According to the Linux manpages you can add raw disks as well as partitions to a volume group.

In other documentation (RedHat, CentOS or openSUSE), all examples refer to adding partitions to the VG instead of raw disks. What is common (best) practice?


4 Answers 4


RHEL6 LVM Admin Guide

According to the RHEL 6 Logical Volume Administration Guide it's recommended that if you're going to use an entire drive as a physical volume in a LVM volume group, that you should still partition it:

excerpt from the guide "RHEL6 Logical Volume Manager Administration LVM Administrator Guide"

2.1.2. Multiple Partitions on a Disk

LVM allows you to create physical volumes out of disk partitions. It is generally recommended that you create a single partition that covers the whole disk to label as an LVM physical volume for the following reasons:

Administrative convenience

It is easier to keep track of the hardware in a system if each real disk only appears once. This becomes particularly true if a disk fails. In addition, multiple physical volumes on a single disk may cause a kernel warning about unknown partition types at boot-up.

LVM Howto

Section 11.1. Initializing disks or disk partitions of the LVM Howto states as follows:

excerpt from the LVM Howto

For entire disks:

Run pvcreate on the disk:

# pvcreate /dev/hdb

This creates a volume group descriptor at the start of disk.

Not Recommended

Using the whole disk as a PV (as opposed to a partition spanning the whole disk) is not recommended because of the management issues it can create. Any other OS that looks at the disk will not recognize the LVM metadata and display the disk as being free, so it is likely it will be overwritten. LVM itself will work fine with whole disk PVs.

If you get an error that LVM can't initialize a disk with a partition table on it, first make sure that the disk you are operating on is the correct one. If you are very sure that it is, run the following:


The following commands will destroy the partition table on the disk being operated on. Be very sure it is the correct disk.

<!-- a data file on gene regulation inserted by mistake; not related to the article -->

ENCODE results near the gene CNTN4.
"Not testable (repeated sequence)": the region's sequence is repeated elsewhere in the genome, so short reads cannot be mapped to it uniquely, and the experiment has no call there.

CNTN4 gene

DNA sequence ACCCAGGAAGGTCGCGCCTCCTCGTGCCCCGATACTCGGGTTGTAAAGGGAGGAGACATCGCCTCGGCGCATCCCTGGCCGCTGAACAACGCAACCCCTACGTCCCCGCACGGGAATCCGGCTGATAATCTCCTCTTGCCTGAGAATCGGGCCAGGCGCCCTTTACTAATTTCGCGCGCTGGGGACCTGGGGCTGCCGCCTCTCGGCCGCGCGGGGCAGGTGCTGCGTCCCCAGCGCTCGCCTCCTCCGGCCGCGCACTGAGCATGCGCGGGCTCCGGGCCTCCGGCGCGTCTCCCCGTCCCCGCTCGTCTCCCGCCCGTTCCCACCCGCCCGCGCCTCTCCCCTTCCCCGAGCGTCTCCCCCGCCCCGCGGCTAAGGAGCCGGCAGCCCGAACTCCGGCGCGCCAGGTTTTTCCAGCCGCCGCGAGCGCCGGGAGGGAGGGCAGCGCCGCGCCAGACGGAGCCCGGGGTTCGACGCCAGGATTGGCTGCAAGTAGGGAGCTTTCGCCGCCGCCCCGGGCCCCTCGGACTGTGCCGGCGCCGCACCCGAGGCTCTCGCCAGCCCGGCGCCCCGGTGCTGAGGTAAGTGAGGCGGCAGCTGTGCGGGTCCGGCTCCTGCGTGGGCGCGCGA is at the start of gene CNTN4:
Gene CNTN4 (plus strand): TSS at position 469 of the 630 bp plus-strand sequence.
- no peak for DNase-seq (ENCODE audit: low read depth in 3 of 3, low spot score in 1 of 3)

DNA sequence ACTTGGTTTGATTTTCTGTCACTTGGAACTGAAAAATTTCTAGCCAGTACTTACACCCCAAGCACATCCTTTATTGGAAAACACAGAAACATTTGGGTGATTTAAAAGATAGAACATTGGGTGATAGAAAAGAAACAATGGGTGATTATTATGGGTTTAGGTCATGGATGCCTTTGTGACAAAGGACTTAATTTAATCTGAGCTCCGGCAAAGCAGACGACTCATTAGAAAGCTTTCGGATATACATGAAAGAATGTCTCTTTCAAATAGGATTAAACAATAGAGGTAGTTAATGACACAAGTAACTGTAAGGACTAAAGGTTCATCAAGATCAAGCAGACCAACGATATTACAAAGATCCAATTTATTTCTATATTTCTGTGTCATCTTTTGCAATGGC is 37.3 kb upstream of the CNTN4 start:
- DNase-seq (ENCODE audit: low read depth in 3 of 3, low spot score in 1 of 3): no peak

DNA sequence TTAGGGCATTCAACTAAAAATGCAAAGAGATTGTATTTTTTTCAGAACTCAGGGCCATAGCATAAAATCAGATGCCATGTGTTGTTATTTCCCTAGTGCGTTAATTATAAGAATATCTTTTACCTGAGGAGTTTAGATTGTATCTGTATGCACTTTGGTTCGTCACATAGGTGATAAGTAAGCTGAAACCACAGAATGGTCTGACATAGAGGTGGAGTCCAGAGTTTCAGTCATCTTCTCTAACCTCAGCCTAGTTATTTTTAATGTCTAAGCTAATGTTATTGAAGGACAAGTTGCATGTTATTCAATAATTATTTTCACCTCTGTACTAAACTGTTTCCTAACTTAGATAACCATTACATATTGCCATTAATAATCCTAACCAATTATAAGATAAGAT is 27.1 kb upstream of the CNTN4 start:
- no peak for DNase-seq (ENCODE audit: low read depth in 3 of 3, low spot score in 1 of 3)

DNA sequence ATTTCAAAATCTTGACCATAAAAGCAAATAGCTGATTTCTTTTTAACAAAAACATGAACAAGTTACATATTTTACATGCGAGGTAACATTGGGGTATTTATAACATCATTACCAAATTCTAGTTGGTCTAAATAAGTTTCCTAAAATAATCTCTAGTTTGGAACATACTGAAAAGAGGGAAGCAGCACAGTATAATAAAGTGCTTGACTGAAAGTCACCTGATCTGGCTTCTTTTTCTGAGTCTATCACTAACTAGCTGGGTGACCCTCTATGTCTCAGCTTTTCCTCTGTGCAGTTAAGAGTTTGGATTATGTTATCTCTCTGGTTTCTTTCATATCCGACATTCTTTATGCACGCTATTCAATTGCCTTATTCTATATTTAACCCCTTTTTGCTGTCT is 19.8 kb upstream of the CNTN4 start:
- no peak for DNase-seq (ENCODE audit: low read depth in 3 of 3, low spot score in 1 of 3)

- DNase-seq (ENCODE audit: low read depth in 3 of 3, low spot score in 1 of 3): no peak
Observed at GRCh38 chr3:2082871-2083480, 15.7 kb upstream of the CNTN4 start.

# dd if=/dev/zero of=/dev/diskname bs=1k count=1
# blockdev --rereadpt /dev/diskname


These are the primary sources I would trust in determining whether you should format a single partition on a HDD prior to adding it as a physical volume or not. As other answers have indicated (and comments) you wouldn't be wrong in just adding the entire drive without a partition.

To me I liken it to driving in my car with my seat-belt on. If you never get in an accident then the seat-belt has served no purpose, but if I ever do get in an accident I"m sure glad I was wearing it.

Follow-up #1 (To @Joel's comments)

I thought the above 2 guides were 2 pretty good reasons. They're both official guides, one from RH the other a Howto put together by the LVM team.

Here's another reason. By not partitioning the HDD, no ID is being explicitly set on the HDD to clearly identify how it's being used.

 fdisk -l
/dev/sda6       318253056   956291071   319019008   8e  Linux LVM

As an administrator of systems, it's much more obvious to myself and others the intent of how this particular drive is being used vs. without the 8e.

I appreciate what you're saying @Joel, I too worked at a fortune 500 company where we had 100's of Linux deployments in both desktop/server physical/virtual deployments, as well as in large storage deployments, so I get what you're saying.

  • 3
    I'm speaking from personal experience, we just had to add space to a lot of volumes. They were partitioned so we ran into all sorts of problems where the kernel wasn't letting go of the partition table. So we were forced to do a re-partition then a reboot, creating a service outage for no good reason. as for "Any other OS that looks at the disk will not recognize the LVM metadata and display the disk as being free, so it is likely it will be overwritten" that's just not true at all. In windows it will just show up as an unused disk (but the admin knows better), what OS are they talking about?
    – Bratchley
    Commented May 22, 2013 at 11:52
  • 3